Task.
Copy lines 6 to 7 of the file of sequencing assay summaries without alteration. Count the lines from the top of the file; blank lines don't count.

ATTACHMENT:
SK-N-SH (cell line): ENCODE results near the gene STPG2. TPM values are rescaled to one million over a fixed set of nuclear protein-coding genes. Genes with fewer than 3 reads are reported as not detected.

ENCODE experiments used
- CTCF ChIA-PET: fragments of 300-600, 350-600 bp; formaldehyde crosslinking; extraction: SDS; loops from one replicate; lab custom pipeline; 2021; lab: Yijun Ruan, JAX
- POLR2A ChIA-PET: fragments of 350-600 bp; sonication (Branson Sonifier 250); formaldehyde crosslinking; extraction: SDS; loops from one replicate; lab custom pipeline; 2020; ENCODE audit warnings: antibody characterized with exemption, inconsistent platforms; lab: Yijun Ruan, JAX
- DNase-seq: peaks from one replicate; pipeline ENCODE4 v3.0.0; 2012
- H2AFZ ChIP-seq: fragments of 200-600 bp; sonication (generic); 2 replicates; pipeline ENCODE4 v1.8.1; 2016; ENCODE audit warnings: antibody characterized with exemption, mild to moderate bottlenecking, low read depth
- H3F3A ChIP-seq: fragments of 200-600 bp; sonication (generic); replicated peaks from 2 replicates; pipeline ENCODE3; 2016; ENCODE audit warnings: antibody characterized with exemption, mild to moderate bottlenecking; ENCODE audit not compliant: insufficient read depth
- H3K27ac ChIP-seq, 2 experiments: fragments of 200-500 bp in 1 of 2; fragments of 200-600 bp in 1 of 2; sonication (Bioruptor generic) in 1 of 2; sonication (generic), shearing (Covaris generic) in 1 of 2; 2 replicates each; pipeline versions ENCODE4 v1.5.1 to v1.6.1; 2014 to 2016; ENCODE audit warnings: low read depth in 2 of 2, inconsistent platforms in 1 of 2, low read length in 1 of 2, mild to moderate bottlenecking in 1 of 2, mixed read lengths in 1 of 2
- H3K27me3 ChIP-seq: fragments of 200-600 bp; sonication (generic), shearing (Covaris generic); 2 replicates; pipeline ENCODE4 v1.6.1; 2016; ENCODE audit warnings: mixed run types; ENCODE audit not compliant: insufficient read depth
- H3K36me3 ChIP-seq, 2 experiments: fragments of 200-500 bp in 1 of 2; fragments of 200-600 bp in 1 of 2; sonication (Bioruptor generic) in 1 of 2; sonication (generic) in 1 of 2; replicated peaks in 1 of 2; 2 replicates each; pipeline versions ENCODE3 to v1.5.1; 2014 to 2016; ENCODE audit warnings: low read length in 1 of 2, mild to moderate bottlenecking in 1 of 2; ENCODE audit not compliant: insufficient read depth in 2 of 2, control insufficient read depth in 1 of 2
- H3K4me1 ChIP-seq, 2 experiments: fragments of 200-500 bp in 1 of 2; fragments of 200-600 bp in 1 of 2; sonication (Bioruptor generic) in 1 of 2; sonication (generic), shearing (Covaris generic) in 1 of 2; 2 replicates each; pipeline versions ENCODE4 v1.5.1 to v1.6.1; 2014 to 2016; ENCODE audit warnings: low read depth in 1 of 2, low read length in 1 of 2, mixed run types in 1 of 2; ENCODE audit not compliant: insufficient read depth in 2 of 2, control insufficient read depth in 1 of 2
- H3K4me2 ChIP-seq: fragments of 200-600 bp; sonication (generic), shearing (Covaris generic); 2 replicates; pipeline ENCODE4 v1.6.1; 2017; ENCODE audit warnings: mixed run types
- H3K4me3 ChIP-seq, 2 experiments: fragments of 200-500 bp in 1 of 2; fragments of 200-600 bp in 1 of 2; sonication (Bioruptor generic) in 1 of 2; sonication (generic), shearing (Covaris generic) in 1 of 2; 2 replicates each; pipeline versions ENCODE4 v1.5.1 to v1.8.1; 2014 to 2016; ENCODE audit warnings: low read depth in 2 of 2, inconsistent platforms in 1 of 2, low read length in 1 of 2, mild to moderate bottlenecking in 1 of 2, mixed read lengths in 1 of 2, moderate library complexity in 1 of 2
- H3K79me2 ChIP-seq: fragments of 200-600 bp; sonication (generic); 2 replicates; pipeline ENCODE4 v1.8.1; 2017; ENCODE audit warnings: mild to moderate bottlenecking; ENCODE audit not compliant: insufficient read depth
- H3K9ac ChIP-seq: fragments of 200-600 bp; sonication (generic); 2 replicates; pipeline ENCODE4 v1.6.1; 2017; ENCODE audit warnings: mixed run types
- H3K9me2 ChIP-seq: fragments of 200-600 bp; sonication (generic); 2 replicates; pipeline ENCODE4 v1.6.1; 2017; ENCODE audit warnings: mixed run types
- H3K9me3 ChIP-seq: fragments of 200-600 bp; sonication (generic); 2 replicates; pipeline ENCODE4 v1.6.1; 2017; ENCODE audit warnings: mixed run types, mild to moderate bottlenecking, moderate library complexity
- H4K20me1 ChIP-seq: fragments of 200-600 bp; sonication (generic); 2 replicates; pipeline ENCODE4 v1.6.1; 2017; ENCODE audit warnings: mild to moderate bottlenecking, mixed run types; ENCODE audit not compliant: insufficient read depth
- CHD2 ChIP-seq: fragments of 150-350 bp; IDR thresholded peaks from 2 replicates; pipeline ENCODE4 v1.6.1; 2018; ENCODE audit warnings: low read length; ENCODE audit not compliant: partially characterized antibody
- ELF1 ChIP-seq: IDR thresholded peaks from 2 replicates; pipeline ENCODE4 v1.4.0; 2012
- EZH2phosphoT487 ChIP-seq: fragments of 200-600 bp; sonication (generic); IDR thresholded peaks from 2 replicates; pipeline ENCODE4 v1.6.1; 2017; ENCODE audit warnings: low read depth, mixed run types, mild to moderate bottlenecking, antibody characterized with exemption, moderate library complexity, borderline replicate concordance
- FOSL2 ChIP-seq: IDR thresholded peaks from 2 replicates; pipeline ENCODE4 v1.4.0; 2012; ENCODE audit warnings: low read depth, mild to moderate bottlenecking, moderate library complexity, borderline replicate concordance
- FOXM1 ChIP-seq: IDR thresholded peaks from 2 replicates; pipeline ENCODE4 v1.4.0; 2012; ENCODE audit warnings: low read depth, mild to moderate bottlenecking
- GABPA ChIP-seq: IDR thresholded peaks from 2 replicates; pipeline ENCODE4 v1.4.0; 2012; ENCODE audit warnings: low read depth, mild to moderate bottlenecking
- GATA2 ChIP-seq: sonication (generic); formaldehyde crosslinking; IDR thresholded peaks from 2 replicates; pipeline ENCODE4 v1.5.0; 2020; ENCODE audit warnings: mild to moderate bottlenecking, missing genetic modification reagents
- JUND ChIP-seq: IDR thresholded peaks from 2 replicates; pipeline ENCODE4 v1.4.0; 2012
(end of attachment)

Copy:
- H2AFZ ChIP-seq: fragments of 200-600 bp; sonication (generic); 2 replicates; pipeline ENCODE4 v1.8.1; 2016; ENCODE audit warnings: antibody characterized with exemption, mild to moderate bottlenecking, low read depth
- H3F3A ChIP-seq: fragments of 200-600 bp; sonication (generic); replicated peaks from 2 replicates; pipeline ENCODE3; 2016; ENCODE audit warnings: antibody characterized with exemption, mild to moderate bottlenecking; ENCODE audit not compliant: insufficient read depth